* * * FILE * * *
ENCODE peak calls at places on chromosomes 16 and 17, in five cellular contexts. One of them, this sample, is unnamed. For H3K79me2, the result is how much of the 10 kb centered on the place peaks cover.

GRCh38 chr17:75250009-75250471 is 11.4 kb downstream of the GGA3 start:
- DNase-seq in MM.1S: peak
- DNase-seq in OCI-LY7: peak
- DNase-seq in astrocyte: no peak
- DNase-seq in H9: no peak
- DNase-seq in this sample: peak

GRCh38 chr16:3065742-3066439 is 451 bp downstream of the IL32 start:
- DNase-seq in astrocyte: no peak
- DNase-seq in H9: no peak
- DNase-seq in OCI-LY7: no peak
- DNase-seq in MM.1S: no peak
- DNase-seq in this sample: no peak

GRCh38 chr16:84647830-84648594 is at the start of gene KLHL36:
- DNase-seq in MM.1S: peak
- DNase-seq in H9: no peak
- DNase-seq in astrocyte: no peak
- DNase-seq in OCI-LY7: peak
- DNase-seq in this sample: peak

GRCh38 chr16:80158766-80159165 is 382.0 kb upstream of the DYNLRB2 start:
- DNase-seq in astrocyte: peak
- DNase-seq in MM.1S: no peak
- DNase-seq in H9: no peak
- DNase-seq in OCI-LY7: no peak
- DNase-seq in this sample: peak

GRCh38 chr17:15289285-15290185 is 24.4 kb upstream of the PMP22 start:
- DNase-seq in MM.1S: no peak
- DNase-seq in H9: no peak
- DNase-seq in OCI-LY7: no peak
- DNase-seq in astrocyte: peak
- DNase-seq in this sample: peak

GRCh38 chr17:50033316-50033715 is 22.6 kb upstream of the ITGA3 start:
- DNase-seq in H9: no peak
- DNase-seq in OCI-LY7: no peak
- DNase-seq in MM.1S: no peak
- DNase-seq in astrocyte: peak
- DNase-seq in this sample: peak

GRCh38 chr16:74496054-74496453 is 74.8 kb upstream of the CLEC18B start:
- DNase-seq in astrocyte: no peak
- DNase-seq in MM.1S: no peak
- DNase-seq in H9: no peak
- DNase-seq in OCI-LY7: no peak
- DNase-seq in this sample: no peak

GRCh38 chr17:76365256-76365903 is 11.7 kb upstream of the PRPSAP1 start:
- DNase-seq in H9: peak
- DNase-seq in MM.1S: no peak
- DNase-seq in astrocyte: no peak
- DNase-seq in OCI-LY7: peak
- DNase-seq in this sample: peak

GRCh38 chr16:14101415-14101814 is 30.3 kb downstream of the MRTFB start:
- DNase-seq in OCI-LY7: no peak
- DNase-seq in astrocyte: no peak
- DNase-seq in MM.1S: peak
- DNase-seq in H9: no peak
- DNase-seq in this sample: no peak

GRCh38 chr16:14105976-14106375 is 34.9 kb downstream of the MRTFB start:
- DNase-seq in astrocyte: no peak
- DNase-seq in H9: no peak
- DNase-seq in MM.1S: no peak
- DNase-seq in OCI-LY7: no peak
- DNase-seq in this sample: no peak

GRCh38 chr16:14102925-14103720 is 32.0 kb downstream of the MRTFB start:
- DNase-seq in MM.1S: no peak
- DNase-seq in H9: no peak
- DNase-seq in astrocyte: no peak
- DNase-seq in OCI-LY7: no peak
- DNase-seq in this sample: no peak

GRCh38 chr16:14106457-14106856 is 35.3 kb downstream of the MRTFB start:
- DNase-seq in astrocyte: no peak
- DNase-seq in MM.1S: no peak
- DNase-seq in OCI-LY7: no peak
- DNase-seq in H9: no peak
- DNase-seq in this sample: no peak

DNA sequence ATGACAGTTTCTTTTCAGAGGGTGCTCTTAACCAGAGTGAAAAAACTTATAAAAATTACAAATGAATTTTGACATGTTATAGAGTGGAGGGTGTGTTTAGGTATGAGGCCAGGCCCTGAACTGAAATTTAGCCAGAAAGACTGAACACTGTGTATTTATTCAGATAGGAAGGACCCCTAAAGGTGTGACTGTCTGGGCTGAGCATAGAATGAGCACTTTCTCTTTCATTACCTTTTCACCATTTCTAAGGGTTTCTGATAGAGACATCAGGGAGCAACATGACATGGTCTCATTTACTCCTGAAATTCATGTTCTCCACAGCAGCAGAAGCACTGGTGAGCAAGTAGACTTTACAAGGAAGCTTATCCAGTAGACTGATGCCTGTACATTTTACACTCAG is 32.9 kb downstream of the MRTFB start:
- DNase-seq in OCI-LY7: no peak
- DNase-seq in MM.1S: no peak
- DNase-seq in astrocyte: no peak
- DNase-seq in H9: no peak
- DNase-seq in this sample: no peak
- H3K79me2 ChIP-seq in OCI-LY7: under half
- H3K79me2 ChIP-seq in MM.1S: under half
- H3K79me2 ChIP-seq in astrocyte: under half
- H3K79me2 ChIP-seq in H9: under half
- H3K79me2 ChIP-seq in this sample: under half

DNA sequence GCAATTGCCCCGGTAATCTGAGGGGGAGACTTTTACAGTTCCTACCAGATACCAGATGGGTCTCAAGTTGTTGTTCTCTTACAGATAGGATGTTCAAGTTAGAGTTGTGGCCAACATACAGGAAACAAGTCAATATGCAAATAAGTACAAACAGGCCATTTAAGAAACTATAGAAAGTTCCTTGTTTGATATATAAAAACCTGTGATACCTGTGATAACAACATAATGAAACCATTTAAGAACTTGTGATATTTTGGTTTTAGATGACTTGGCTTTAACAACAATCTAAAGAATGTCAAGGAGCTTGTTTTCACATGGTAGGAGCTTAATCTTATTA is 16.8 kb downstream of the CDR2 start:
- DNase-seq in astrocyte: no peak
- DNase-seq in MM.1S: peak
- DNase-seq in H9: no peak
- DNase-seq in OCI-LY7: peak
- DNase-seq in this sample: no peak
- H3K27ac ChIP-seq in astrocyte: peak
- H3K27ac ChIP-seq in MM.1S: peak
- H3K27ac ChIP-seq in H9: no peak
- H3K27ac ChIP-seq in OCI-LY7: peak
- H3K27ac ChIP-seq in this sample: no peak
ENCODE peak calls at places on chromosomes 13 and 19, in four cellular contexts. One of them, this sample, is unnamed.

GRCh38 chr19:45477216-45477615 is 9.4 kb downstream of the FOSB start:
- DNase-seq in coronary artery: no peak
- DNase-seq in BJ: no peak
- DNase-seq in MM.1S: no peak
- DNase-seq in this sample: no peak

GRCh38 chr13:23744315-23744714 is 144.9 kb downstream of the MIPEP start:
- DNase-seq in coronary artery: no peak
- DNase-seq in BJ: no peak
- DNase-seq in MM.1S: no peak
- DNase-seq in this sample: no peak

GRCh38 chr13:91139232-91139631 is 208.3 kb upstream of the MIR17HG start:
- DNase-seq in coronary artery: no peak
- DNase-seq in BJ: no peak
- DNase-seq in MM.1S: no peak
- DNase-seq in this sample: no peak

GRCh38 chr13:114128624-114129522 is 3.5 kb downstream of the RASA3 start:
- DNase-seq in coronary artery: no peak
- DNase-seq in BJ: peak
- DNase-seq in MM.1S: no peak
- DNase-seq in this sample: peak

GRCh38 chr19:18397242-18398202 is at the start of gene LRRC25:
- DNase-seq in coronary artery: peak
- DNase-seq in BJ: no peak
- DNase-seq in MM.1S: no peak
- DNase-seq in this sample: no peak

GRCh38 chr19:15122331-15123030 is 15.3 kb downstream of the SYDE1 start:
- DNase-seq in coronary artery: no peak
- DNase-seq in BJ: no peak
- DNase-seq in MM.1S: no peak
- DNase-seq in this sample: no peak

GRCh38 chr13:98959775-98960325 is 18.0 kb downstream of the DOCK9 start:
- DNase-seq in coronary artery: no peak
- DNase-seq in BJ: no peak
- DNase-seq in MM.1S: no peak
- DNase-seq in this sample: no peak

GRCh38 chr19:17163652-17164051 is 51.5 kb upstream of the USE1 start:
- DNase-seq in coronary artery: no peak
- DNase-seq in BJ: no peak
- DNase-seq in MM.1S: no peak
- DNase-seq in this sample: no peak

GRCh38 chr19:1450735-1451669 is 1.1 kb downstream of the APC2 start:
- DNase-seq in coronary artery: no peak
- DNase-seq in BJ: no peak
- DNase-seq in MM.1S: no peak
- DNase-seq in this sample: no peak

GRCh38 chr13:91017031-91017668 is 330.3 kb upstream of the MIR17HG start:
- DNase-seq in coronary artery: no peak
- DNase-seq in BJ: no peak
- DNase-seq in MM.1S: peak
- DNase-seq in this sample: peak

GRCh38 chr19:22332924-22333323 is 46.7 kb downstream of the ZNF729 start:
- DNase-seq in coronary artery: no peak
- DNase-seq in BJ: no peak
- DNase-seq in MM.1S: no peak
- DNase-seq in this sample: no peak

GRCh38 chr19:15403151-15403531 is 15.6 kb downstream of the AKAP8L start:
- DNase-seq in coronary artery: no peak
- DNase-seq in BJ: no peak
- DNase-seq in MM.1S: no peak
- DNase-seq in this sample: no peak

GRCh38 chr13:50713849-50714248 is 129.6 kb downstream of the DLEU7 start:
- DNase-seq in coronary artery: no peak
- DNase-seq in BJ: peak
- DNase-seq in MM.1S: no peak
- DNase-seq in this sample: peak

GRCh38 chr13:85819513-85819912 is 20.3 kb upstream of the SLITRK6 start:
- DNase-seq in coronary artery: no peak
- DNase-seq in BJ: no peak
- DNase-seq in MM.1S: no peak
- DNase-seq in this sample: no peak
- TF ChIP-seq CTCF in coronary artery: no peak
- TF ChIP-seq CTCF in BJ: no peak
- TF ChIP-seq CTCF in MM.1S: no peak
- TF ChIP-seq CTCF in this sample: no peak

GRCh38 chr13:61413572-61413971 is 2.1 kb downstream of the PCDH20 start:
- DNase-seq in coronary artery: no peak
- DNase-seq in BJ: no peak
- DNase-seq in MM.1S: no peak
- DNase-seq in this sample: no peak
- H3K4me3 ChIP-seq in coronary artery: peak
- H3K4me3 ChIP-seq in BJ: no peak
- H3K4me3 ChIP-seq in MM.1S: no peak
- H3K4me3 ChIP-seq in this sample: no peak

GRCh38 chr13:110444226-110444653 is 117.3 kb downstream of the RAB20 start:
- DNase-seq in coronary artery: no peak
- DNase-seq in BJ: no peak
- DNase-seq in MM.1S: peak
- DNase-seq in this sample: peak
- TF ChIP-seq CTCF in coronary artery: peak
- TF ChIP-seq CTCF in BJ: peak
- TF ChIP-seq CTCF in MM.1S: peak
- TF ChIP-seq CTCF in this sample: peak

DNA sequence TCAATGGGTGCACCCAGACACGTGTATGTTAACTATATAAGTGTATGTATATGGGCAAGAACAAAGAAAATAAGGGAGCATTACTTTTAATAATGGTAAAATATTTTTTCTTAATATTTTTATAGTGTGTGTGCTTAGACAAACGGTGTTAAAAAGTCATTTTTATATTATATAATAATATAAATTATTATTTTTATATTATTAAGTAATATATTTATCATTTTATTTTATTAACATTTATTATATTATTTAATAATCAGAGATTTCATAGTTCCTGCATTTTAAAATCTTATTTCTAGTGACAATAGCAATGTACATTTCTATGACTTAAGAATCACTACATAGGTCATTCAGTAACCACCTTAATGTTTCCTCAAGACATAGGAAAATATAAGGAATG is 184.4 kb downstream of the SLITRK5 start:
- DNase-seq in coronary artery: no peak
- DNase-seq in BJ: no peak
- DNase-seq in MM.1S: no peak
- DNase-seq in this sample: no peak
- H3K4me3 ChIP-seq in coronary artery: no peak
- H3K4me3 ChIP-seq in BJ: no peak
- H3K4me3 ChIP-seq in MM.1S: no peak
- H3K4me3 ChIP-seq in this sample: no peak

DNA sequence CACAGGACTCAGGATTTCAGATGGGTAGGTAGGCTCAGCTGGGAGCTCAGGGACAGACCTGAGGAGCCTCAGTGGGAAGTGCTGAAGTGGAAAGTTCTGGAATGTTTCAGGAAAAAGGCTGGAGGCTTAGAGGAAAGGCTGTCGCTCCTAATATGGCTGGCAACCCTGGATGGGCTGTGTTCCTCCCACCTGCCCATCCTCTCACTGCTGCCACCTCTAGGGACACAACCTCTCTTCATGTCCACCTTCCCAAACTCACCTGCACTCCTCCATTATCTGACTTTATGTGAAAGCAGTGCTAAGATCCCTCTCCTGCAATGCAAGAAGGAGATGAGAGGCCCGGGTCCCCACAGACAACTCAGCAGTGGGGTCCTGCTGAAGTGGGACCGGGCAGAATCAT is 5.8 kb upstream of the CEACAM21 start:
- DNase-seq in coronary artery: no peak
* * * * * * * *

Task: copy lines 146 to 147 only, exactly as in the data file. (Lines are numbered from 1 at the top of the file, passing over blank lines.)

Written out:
- DNase-seq in this sample: peak

GRCh38 chr19:22332924-22333323 is 46.7 kb downstream of the ZNF729 start: